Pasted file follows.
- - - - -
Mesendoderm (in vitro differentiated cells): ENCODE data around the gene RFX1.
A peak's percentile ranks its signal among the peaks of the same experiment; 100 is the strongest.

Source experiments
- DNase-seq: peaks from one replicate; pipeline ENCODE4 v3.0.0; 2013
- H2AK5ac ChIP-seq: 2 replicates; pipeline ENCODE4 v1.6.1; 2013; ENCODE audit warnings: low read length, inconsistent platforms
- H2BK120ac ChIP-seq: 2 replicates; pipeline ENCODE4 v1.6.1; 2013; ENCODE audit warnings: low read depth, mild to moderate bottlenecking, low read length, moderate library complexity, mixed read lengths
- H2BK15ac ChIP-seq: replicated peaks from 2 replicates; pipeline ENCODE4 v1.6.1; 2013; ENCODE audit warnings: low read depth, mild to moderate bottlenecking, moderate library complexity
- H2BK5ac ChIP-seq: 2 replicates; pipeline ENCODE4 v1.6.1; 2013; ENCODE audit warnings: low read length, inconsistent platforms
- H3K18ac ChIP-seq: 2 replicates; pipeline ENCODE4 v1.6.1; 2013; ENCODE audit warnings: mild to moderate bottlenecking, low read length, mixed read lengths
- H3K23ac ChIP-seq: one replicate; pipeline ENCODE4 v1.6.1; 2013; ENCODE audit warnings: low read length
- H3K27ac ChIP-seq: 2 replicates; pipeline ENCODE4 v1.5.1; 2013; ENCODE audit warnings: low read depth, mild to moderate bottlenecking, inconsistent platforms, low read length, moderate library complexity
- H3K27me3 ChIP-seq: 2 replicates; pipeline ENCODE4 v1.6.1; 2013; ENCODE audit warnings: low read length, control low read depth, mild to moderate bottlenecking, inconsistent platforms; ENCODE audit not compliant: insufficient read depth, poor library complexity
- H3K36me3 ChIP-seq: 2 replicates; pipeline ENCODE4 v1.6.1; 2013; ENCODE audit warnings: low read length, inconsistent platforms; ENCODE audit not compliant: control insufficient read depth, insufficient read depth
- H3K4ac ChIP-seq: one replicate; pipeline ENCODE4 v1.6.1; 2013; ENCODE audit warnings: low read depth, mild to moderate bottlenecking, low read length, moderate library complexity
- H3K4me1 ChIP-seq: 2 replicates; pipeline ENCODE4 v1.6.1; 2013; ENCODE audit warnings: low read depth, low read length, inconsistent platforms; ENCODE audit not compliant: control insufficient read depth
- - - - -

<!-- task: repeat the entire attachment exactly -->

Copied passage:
Mesendoderm (in vitro differentiated cells): ENCODE data around the gene RFX1.
A peak's percentile ranks its signal among the peaks of the same experiment; 100 is the strongest.

Source experiments
- DNase-seq: peaks from one replicate; pipeline ENCODE4 v3.0.0; 2013
- H2AK5ac ChIP-seq: 2 replicates; pipeline ENCODE4 v1.6.1; 2013; ENCODE audit warnings: low read length, inconsistent platforms
- H2BK120ac ChIP-seq: 2 replicates; pipeline ENCODE4 v1.6.1; 2013; ENCODE audit warnings: low read depth, mild to moderate bottlenecking, low read length, moderate library complexity, mixed read lengths
- H2BK15ac ChIP-seq: replicated peaks from 2 replicates; pipeline ENCODE4 v1.6.1; 2013; ENCODE audit warnings: low read depth, mild to moderate bottlenecking, moderate library complexity
- H2BK5ac ChIP-seq: 2 replicates; pipeline ENCODE4 v1.6.1; 2013; ENCODE audit warnings: low read length, inconsistent platforms
- H3K18ac ChIP-seq: 2 replicates; pipeline ENCODE4 v1.6.1; 2013; ENCODE audit warnings: mild to moderate bottlenecking, low read length, mixed read lengths
- H3K23ac ChIP-seq: one replicate; pipeline ENCODE4 v1.6.1; 2013; ENCODE audit warnings: low read length
- H3K27ac ChIP-seq: 2 replicates; pipeline ENCODE4 v1.5.1; 2013; ENCODE audit warnings: low read depth, mild to moderate bottlenecking, inconsistent platforms, low read length, moderate library complexity
- H3K27me3 ChIP-seq: 2 replicates; pipeline ENCODE4 v1.6.1; 2013; ENCODE audit warnings: low read length, control low read depth, mild to moderate bottlenecking, inconsistent platforms; ENCODE audit not compliant: insufficient read depth, poor library complexity
- H3K36me3 ChIP-seq: 2 replicates; pipeline ENCODE4 v1.6.1; 2013; ENCODE audit warnings: low read length, inconsistent platforms; ENCODE audit not compliant: control insufficient read depth, insufficient read depth
- H3K4ac ChIP-seq: one replicate; pipeline ENCODE4 v1.6.1; 2013; ENCODE audit warnings: low read depth, mild to moderate bottlenecking, low read length, moderate library complexity
- H3K4me1 ChIP-seq: 2 replicates; pipeline ENCODE4 v1.6.1; 2013; ENCODE audit warnings: low read depth, low read length, inconsistent platforms; ENCODE audit not compliant: control insufficient read depth